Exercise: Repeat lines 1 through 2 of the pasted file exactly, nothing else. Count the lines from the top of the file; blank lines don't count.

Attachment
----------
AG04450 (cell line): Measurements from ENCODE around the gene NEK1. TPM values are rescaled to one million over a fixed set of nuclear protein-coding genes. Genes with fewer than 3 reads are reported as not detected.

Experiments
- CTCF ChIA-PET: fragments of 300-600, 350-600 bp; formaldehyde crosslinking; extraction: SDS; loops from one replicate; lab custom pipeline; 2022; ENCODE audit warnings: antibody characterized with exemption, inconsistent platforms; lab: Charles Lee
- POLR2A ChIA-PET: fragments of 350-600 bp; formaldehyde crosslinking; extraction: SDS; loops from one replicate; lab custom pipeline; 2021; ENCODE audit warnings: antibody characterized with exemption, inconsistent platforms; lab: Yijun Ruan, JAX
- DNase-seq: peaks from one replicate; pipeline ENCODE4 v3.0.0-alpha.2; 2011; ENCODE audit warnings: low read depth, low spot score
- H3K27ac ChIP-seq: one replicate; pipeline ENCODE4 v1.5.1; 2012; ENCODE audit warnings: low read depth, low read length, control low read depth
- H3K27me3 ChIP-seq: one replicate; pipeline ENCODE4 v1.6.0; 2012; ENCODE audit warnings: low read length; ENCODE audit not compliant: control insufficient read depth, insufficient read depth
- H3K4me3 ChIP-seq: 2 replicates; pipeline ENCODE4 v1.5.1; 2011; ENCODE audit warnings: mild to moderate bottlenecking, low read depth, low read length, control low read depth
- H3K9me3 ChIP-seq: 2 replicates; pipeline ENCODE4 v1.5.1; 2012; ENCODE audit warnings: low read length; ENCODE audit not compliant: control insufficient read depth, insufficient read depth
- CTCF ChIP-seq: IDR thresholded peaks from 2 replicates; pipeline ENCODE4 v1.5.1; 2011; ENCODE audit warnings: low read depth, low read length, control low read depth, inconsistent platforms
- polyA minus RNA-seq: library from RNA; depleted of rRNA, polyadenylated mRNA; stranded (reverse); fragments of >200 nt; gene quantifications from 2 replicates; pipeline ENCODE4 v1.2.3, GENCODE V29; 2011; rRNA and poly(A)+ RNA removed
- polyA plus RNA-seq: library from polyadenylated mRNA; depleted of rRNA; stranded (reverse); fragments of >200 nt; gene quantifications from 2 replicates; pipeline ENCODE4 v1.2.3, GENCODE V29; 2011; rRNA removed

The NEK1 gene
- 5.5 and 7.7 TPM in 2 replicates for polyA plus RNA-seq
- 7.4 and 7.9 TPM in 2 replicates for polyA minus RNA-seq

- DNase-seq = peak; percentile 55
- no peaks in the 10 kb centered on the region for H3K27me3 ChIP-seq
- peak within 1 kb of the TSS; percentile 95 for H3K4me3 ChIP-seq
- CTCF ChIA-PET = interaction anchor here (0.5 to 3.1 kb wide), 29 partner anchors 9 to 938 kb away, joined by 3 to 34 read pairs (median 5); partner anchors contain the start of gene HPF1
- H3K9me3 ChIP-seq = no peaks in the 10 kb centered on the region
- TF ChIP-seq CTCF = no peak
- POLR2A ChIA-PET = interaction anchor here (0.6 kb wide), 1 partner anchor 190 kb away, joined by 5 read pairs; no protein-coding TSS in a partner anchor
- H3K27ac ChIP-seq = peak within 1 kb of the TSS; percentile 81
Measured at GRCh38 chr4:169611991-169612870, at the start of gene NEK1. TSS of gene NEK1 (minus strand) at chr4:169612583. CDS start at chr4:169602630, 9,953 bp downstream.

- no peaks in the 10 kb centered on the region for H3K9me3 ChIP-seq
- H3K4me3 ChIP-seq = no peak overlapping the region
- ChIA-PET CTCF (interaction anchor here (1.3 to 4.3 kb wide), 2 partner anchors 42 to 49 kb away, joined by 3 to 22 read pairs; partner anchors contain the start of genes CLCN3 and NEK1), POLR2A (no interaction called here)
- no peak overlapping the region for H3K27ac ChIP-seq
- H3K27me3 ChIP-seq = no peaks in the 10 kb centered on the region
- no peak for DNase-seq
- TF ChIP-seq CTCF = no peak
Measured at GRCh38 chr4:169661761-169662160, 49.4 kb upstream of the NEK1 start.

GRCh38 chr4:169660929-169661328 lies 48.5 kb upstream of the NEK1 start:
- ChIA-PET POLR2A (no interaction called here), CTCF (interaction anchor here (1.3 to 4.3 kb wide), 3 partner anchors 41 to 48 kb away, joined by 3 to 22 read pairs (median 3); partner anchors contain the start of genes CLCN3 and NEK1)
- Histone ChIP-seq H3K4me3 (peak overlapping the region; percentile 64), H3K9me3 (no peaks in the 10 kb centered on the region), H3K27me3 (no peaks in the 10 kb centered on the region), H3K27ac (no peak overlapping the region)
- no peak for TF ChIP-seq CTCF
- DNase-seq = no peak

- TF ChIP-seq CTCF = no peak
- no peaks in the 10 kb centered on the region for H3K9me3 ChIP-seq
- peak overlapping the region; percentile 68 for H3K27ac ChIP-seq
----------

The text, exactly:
AG04450 (cell line): Measurements from ENCODE around the gene NEK1. TPM values are rescaled to one million over a fixed set of nuclear protein-coding genes. Genes with fewer than 3 reads are reported as not detected.

Experiments